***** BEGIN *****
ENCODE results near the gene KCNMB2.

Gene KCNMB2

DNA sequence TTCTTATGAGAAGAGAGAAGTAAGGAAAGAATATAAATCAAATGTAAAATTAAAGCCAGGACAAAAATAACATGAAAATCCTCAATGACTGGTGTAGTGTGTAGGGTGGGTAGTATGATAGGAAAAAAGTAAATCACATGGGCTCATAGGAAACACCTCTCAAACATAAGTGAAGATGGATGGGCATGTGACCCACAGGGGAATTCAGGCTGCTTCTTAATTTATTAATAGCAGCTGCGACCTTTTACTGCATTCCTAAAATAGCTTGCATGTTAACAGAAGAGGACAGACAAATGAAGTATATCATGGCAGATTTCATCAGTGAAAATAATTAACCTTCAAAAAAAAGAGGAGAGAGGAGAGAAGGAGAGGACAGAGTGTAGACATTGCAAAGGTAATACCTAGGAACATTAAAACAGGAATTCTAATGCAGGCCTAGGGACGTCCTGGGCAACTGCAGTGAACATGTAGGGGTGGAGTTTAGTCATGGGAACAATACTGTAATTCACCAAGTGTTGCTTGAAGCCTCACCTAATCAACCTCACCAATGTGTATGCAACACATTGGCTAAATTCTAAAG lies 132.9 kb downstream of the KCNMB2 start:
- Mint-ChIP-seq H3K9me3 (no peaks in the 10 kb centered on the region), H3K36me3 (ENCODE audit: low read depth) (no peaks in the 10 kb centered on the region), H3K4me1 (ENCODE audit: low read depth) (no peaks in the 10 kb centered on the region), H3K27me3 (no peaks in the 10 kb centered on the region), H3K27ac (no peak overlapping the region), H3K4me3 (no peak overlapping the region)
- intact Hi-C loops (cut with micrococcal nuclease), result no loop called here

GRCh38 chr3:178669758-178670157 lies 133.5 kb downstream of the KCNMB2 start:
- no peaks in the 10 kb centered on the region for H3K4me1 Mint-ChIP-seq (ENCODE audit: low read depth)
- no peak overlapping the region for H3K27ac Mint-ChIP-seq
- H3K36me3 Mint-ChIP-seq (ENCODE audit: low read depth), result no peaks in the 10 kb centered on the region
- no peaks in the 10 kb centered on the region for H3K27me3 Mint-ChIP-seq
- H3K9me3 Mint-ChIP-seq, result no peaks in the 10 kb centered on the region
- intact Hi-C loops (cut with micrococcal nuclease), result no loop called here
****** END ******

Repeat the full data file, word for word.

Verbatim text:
ENCODE results near the gene KCNMB2.

Gene KCNMB2

DNA sequence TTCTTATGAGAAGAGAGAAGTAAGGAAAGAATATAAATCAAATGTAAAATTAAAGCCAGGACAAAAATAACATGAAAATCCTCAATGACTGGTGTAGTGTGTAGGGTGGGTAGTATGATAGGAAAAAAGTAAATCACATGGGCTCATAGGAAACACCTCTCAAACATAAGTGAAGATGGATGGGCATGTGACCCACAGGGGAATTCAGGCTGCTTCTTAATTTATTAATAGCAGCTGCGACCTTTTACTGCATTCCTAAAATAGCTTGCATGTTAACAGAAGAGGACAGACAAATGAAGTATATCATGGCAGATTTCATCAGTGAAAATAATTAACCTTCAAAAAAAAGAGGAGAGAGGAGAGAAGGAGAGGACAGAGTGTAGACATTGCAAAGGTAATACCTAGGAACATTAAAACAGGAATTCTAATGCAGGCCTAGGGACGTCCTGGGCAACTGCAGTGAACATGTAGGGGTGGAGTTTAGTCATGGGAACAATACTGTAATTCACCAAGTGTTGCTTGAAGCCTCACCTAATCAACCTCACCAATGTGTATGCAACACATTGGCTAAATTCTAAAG lies 132.9 kb downstream of the KCNMB2 start:
- Mint-ChIP-seq H3K9me3 (no peaks in the 10 kb centered on the region), H3K36me3 (ENCODE audit: low read depth) (no peaks in the 10 kb centered on the region), H3K4me1 (ENCODE audit: low read depth) (no peaks in the 10 kb centered on the region), H3K27me3 (no peaks in the 10 kb centered on the region), H3K27ac (no peak overlapping the region), H3K4me3 (no peak overlapping the region)
- intact Hi-C loops (cut with micrococcal nuclease), result no loop called here

GRCh38 chr3:178669758-178670157 lies 133.5 kb downstream of the KCNMB2 start:
- no peaks in the 10 kb centered on the region for H3K4me1 Mint-ChIP-seq (ENCODE audit: low read depth)
- no peak overlapping the region for H3K27ac Mint-ChIP-seq
- H3K36me3 Mint-ChIP-seq (ENCODE audit: low read depth), result no peaks in the 10 kb centered on the region
- no peaks in the 10 kb centered on the region for H3K27me3 Mint-ChIP-seq
- H3K9me3 Mint-ChIP-seq, result no peaks in the 10 kb centered on the region
- intact Hi-C loops (cut with micrococcal nuclease), result no loop called here